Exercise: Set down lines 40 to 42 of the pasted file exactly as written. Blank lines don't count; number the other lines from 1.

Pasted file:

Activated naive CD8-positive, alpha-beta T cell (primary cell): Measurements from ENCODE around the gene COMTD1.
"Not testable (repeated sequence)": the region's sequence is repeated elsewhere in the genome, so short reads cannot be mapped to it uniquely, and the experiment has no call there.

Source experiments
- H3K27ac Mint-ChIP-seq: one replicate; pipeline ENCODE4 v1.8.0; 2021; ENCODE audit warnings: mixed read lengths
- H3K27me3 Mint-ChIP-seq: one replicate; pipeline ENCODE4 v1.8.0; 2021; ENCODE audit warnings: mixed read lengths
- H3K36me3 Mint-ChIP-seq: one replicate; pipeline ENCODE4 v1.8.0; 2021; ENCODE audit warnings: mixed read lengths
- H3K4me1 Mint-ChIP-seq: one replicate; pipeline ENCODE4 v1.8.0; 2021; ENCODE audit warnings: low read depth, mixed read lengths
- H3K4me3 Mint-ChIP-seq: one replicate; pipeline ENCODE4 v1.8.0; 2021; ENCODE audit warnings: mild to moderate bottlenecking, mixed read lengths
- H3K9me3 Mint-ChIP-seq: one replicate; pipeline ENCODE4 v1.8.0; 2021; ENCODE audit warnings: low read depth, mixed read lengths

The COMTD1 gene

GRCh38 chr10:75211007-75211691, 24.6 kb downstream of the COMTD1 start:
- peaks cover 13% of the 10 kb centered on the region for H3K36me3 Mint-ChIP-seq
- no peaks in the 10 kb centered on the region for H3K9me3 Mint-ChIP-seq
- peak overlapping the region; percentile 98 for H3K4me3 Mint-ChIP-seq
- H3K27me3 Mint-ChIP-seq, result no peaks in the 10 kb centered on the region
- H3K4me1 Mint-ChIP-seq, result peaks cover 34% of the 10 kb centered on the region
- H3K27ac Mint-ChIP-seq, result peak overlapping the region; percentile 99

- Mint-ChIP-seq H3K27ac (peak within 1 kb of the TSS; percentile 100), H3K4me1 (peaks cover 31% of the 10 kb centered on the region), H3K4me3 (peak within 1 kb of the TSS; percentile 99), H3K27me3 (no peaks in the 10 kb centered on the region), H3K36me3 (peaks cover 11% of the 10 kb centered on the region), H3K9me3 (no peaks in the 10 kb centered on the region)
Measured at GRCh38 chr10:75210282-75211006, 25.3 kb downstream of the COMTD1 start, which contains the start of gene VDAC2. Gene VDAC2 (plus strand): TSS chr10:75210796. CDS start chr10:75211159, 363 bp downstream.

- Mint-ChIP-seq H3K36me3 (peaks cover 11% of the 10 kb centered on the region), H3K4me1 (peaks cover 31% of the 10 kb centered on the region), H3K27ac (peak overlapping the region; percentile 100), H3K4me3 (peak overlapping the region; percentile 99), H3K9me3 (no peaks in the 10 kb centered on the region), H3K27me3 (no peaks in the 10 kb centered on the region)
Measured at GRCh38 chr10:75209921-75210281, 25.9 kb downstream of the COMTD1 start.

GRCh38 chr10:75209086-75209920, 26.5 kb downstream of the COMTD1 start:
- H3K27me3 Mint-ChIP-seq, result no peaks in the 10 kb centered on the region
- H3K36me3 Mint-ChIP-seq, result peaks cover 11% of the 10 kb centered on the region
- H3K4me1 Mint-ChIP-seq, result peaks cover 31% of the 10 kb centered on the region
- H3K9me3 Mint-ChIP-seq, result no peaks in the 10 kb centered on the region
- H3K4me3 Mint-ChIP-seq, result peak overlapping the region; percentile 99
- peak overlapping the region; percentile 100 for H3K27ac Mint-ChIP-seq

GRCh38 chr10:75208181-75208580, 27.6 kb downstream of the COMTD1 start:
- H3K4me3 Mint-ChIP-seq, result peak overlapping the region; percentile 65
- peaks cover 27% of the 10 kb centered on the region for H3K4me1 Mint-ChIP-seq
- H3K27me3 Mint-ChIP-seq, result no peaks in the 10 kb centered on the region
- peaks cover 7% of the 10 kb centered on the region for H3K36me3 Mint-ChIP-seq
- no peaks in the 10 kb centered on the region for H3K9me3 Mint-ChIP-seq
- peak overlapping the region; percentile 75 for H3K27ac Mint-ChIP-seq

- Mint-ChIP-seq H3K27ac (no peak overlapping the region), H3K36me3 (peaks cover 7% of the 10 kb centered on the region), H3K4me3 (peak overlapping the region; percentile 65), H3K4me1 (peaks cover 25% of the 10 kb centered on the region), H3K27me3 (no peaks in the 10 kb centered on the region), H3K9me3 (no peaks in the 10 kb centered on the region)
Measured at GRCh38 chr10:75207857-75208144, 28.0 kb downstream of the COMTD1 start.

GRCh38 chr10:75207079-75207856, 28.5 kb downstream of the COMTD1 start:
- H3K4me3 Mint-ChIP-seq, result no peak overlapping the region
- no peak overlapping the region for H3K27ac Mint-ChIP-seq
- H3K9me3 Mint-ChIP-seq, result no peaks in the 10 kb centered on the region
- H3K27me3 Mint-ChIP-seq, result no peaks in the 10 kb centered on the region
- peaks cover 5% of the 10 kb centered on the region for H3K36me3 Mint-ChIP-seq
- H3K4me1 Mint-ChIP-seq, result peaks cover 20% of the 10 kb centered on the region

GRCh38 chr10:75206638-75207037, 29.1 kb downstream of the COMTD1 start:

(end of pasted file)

- no peak overlapping the region for H3K27ac Mint-ChIP-seq
- H3K9me3 Mint-ChIP-seq, result no peaks in the 10 kb centered on the region
- H3K27me3 Mint-ChIP-seq, result no peaks in the 10 kb centered on the region